The disability insurance industry is at an important crossroads in its relatively short history.
For the past 10 to 15 years, providers of both group and individual disability insurance products have been struggling with a variety of problems, some self-inflicted and some beyond our control. These include:
Commoditization of disability products. This is being driven by intense price competition and distribution strategies that focus on volume.
Lack of awareness. This refers to the dearth of knowledge about the need for protection from the financial and occupational consequences of unexpected injury or illness, especially among consumers. The recent negative publicity about industry claim practices and so-called “bid-rigging” may be moving consumers from lack of awareness to having a negative perception.
Shrinking profit margins. Lack of underwriting discipline, compounded by poor economic conditions for disability insurance (e.g., higher unemployment, lower interest rates, low inflation), and worsening morbidity among U.S. workers, are the chief reasons for this.
Slow organic growth. This has been driven by the churning of in-force cases between carriers (especially in group products), despite significant market potential.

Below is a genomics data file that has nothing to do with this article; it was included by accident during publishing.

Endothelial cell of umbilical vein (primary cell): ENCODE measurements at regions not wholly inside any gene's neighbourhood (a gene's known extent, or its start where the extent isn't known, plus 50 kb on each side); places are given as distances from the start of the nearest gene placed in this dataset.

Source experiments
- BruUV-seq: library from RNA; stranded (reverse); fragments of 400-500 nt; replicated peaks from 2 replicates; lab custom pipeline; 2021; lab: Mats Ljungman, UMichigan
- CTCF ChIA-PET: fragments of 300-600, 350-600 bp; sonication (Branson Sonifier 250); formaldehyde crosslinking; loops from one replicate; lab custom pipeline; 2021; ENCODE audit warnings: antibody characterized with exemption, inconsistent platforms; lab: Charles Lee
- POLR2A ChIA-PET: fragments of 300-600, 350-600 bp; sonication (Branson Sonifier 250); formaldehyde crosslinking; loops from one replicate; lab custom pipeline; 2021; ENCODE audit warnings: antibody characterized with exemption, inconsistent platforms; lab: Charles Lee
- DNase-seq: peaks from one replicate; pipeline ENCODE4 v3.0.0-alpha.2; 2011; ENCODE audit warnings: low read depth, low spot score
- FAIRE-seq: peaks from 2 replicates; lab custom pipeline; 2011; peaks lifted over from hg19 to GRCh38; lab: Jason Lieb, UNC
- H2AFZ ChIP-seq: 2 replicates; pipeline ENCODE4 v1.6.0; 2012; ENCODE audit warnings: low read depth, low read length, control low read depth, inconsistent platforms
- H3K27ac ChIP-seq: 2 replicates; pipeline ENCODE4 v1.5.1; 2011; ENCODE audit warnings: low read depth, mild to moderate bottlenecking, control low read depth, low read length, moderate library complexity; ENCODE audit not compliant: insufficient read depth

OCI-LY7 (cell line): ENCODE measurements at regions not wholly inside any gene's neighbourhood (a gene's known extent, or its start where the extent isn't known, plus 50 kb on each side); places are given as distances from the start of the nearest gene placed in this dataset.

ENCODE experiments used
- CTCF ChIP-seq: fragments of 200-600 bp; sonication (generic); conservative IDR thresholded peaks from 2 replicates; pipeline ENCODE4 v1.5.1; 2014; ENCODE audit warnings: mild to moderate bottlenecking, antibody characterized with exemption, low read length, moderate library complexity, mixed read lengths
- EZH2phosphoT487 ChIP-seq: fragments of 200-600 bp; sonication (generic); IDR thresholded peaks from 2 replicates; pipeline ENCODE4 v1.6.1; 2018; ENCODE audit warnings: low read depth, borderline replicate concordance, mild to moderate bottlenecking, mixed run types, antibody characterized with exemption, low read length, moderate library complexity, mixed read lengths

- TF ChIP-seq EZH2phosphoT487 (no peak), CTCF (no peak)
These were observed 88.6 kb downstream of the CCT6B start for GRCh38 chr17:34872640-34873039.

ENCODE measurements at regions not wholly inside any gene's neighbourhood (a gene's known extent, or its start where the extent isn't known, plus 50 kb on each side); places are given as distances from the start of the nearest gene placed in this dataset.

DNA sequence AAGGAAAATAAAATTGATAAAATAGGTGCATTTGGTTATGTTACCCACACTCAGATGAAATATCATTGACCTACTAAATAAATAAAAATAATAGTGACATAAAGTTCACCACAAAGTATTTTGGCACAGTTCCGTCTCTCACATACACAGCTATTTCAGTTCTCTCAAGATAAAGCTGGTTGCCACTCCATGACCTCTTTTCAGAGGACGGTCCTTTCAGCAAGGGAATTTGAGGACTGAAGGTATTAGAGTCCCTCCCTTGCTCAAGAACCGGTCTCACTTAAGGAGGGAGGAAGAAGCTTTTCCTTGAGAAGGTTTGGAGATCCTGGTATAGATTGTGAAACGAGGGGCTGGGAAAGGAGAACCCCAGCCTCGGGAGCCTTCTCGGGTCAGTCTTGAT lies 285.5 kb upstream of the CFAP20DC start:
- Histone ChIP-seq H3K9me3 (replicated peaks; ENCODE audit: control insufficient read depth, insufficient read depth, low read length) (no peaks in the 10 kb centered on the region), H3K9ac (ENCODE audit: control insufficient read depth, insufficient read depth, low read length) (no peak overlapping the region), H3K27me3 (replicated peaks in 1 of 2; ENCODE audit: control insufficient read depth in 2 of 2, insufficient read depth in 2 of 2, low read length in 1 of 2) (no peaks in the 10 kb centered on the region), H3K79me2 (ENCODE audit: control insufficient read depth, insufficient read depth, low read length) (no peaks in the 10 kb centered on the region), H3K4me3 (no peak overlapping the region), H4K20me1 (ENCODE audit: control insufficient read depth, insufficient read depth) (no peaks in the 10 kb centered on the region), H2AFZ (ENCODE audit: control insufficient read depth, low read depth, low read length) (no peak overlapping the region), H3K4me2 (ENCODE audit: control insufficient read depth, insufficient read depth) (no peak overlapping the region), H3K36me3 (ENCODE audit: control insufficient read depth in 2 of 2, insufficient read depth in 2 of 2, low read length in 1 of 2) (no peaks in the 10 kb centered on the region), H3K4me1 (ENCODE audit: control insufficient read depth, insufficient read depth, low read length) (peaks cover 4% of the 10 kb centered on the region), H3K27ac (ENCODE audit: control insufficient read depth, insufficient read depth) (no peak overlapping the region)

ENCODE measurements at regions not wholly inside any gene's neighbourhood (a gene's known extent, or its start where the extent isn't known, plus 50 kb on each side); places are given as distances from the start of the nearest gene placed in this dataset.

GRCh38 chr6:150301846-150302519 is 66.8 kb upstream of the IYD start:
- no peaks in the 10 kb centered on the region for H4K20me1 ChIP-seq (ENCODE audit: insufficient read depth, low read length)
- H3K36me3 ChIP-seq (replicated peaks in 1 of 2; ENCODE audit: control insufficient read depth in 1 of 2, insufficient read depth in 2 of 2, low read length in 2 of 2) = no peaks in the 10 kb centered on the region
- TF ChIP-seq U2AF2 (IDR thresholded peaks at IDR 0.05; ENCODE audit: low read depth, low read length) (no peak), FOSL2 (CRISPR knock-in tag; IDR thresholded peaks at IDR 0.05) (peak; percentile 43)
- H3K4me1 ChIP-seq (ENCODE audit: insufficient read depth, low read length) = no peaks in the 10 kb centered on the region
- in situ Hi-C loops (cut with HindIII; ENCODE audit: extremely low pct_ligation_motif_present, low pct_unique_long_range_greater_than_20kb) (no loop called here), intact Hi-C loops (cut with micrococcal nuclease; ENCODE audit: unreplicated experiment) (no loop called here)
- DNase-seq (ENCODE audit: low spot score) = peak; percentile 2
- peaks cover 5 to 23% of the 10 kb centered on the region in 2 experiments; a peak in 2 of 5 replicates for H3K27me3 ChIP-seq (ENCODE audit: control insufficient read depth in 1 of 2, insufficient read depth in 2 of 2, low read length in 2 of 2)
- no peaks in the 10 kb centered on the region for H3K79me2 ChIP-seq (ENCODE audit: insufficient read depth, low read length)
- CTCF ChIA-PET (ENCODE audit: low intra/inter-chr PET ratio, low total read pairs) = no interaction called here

To be fair, there has been some improvement in profit margins for individual disability products, especially those written since the late 1990s. This improvement occurred after massive consolidation in this market during that same decade. (As you may recall, in 1990, there were about 100 carriers writing individual disability insurance; today there are 20.) In addition, many of the surviving carriers made significant changes to their contract forms. However, there has been little improvement in bottom line results in the group disability business.
Despite these issues, the industry does have a significant opportunity for future growth. This is because the need for private disability insurance is greater today than it has ever been.
Here are some reasons why:
First, much has been written about the impending retirement of aging baby boomers. However, not much has been said about the fact that the boomers that wont be retiring soon are older and less healthy each year. The risk of income loss due to disability for this group is significant, and disability insurance should be part of most boomers financial plan.